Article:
Greener Every Week – Replace your nonstick cookie sheets

A recommendation for cookie sheets without non-stick coating and silicone baking mats

“Greener Every Week” is my ongoing series in which I do one (cheap, easy) thing every week to make my home or lifestyle more healthy & eco-friendly.

In my ongoing quest to get chemicals out of my food and my home, I first switched away from non-stick pots and pans, and have recently replaced my non-stick cookie sheets as well. Fortunately this wasn’t nearly as expensive as I thought it might be due to my discovery of these Nordic Ware Bakers Half Sheets – at only 11 bucks or so each, they are wonderfully affordable while still being nice and sturdy. Step one accomplished – no teflon on my food!

On to step two: now that I got rid of that non-stick coating, how can I prevent things from, well, sticking?

I have long been in the habit of using parchment paper to line baking sheets (even with non-stick things seem to want to burn on and generally make cleaning up a pain, don’t they?), but the more I do to try to make my day-to-day life less wasteful, the more it was bugging me to throw away all that paper.

First I started buying recycled parchment paper, but then even that seemed sort of unnecessary once I heard about silicone baking mats. These bad boys are so cool! They are just thin silicone sheets that you lay right on your cookie sheet instead of parchment. So far nothing I’ve tried has stuck to them, and they are super easy to wash (and dishwasher safe)! There’s several brands but these ones were the best deal I could find since you get three in the set, making them only $10 each. Since parchment paper is about 3-5 dollars per roll, this will end up being a cost effective choice fairly quickly (seriously,  those rolls of parchment seem to run out way too fast). As with so many of the other changes I’ve made, this eco-friendly choice has also turned out to be the inexpensive, convenient one too, so hooray for that!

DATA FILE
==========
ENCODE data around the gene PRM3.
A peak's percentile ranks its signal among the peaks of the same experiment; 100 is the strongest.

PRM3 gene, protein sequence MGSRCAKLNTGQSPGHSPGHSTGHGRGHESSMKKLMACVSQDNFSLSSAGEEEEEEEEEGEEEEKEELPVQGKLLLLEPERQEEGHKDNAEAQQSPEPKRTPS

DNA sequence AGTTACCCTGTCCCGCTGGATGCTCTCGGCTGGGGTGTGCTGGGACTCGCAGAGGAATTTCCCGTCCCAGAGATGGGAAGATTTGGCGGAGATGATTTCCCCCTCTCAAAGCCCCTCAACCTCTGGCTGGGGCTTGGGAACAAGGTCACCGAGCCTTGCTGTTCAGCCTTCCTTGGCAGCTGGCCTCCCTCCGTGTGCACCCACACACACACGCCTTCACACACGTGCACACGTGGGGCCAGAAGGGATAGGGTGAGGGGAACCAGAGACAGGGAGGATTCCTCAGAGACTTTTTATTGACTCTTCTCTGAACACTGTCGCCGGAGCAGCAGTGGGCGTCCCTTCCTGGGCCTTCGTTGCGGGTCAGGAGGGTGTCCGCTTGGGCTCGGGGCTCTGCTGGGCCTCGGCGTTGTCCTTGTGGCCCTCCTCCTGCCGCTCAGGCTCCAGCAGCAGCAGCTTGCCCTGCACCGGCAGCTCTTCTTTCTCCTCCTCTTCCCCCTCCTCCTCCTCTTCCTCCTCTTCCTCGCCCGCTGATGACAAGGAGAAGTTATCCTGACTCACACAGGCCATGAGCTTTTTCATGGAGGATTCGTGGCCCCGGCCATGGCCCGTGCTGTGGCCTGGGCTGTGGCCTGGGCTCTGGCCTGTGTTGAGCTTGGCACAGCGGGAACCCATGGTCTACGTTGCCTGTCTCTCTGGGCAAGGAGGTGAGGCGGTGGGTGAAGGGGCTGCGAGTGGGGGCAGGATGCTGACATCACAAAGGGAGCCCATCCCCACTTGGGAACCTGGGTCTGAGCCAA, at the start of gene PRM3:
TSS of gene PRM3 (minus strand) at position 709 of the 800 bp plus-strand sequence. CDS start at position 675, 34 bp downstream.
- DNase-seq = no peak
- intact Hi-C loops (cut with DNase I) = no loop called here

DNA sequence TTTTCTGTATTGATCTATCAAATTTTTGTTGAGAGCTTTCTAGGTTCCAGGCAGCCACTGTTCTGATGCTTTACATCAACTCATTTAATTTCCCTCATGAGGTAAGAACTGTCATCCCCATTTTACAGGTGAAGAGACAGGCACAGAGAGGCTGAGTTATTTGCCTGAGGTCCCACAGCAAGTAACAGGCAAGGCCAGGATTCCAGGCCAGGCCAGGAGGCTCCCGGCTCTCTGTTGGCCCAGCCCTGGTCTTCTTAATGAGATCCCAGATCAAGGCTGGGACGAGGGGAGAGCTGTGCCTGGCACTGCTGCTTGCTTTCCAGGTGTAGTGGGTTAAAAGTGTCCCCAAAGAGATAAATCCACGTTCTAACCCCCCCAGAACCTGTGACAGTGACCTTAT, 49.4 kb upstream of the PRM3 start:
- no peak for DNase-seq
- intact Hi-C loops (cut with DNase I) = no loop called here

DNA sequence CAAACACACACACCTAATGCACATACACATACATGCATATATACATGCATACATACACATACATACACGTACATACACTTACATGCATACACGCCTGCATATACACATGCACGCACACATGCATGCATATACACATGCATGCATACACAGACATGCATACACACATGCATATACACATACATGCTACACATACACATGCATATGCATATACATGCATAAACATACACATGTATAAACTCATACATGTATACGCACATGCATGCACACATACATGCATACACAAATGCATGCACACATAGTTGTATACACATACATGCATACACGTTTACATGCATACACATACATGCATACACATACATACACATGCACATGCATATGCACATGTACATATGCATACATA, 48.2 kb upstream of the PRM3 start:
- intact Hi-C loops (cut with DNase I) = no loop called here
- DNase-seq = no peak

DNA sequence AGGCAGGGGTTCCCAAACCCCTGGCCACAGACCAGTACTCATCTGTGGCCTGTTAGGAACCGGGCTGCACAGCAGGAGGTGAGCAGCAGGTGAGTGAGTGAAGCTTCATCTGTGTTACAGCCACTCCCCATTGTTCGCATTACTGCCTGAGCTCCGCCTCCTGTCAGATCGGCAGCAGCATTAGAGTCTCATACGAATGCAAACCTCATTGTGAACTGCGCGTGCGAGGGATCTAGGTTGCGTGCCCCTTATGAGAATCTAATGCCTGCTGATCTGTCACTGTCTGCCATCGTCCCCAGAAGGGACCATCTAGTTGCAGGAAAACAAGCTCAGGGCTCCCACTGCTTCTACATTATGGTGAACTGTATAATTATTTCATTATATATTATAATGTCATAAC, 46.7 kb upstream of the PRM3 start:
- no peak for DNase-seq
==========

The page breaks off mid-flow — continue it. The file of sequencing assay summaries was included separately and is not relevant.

Has anyone tried these? Do you love them as much as I do?

Note:  Nobody has paid me in any way to endorse these products, I just genuinely like them and want to share my enthusiasm with you.  If you click the link and buy them from Amazon I’ll make like 37 cents through their affiliate program, so that would be sweet, but that’s the only compensation happening around here.

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19 Comments

  • I used to have a silicone mat from Tupperware. It was a little costly but worked like a charm! I’ve misplaced it somewhere along the road, so I think I need to get a new one. I use parchment paper most of the time, but you are right that it can be wasteful.

  • Jessica – just came across your blog recently and love it! I really am enjoying your helpful tips on ways to be more sustainable and the yummy recipes. Will share this with friends/family. Great job, keep it up!

  • If you use the silicon liners would that make using teflon sheets safe? So therfore no need to get rid of the baking sheets we have but still steer clear of leaked chemicals?

    Just wondering, thanks!

    • Well it would definitely be better than nothing since you’d avoid your food coming into contact with the teflon directly. Some evidence indicates that teflon might give off toxic fumes when it heats so you’d still have that, but it would at least be a step in the right direction!

    • That is an excellent question! As of right now, silicone is looking pretty good – there’s no evidence that it causes any health problems (at least not that I can find!) It’s actually similar to glass in that it’s made from sand and oxygen (in it’s most basic form). That isn’t to say that various producers can’t add undesirable components, so we can’t be 100% sure that it’s safe all the time. When possible, I do try to stick to things like glass, steel, and cast iron since they have all been around longer and therefore have a more reliable history of safety, but silicone generally has less weird additives than plastic and so far has a good track record of being safe so it’s one of the only “modern” materials I will occasionally use.